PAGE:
Stock - Riyadh skyline / Saudi economy / Saudi Arabia
EFG, which advised on the initial public offerings of Ades Holding and Aramco in recent years, sees Riyadh as a "very, very important" market. Image Credit: AFP

Egypt's biggest investment bank plans to increase headcount in Saudi Arabia by a third this year, joining other financial firms that have beefed up operations in the kingdom amid a flurry of deal-making activity.

EFG Holding S.A.E. has moved some very senior resources to the kingdom, and has budgeted to increase headcount by 30% to 47 people, Chief Executive Officer Karim Awad said in an interview.

"We have big plans for hopefully increasing our market share, either at brokerage or investment banking through more deals," he said. "We need to have a lot more focus there."

The kingdom is emerging as one of the key battleground markets for global investment banks, drawing in the likes of Rothschild & Co., which last month unveiled plans to set up a new office in Riyadh.

Part of the draw is a string of deals in the offing, including a potential $20 billion secondary share sale in Aramco. Meanwhile, the Public Investment Fund is considering equity offerings in its portfolio companies to help fund a trillion-dollar economic transformation, Bloomberg News has reported.

EFG, which advised on the initial public offerings of Ades Holding and Aramco in recent years, sees Riyadh as a "very, very important" market not only because of the liquidity and investor base, but also because of the range of industries that are available.

"It's very unique in the region in terms of the depth of the industries that are already listed over there or that are seeking to list," Awad said.

The Cairo-based bank is expecting to participate in as many as six IPOs in Saudi Arabia this year, has three to four deals in the pipeline in the United Arab Emirates, one in Kuwait and up to two in Egypt. It plans to continue hiring in the UAE, where it has 130 employees "- its second biggest office after Cairo "- even as Awad said it's "currently well-manned for our business there."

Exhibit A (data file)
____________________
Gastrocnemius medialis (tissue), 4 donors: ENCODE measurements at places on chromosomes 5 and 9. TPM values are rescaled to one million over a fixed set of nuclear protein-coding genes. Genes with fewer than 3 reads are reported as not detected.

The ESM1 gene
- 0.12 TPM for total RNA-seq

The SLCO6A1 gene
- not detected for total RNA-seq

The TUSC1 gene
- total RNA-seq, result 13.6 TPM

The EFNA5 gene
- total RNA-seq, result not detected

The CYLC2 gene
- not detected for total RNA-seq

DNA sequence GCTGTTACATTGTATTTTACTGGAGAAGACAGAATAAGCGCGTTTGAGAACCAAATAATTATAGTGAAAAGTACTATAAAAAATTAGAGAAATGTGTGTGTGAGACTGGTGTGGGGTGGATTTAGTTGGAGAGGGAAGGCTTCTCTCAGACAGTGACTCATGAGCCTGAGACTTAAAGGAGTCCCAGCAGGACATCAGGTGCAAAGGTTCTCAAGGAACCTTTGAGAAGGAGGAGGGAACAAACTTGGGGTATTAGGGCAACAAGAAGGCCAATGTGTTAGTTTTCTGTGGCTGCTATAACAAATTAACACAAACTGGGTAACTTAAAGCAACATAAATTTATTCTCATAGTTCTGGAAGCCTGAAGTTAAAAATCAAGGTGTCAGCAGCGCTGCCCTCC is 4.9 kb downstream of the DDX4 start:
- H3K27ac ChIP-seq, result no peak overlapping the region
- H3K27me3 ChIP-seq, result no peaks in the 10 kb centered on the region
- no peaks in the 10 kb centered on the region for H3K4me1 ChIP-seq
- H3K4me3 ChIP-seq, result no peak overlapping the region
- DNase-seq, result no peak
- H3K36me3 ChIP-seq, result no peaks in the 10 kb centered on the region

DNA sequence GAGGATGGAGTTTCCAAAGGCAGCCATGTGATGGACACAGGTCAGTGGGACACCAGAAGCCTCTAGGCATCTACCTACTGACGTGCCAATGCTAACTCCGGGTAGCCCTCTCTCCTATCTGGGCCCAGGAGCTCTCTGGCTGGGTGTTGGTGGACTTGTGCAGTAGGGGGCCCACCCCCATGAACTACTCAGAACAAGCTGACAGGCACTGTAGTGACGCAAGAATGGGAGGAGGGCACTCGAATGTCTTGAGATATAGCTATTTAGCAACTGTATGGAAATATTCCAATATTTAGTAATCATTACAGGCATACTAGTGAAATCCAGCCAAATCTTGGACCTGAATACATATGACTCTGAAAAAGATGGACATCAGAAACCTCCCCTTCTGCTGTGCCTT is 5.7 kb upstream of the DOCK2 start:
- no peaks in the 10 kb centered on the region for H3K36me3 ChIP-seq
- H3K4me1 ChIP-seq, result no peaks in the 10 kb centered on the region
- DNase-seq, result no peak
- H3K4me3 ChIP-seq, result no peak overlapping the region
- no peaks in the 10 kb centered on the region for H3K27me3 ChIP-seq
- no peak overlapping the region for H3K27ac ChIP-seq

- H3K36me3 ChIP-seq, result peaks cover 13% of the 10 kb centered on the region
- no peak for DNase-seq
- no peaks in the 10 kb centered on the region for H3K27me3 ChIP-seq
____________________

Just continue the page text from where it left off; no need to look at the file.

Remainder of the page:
Core markets

At the same time, the firm is shuttering operations in regions including Singapore and Pakistan. "There are some African markets that are still very interesting," Awad said, citing Kenya, "but at the end of the day we need to refocus our resources on what makes more sense to us."

With expected expansions in Saudi Arabia, the UAE, Egypt and Kuwait "we have more than enough to drive our growth going forward," he said.

EFG's net income jumped 39% to 2.5 billion Egyptian pounds ($52.3 million) in 2023 and Awad is confident of "a very decent 2024" fueled by its Gulf and Egypt operations as well as a liquid balance sheet.

EFG still has the capacity to execute frontier operations for its clients, the CEO said, "but having an on the ground presence there no longer makes sense for our shareholders and for our clients."

Egypt's opportunity

Awad said Egypt has turned an "important corner," but for the IPO market to bounce back, "you will have to see more foreign inflows into the stock market and more investments, and I believe it'll come."

Authorities, who'd been grappling with the worst economic crisis in decades, have since mid-February won pledges of more than $50 billion in global aid and investments. They also enacted a long-awaited currency flotation, allowing the Egyptian pound to lose around 40% of its value against the dollar.

The pound "is now in the price-discovery phase," and its value could be somewhere between 43-45 per dollar toward the end of the year, according to Awad. The next step for Egypt is to attract further foreign direct investment, he said.

"The momentum is there and this is when you can capitalize on it, for sure."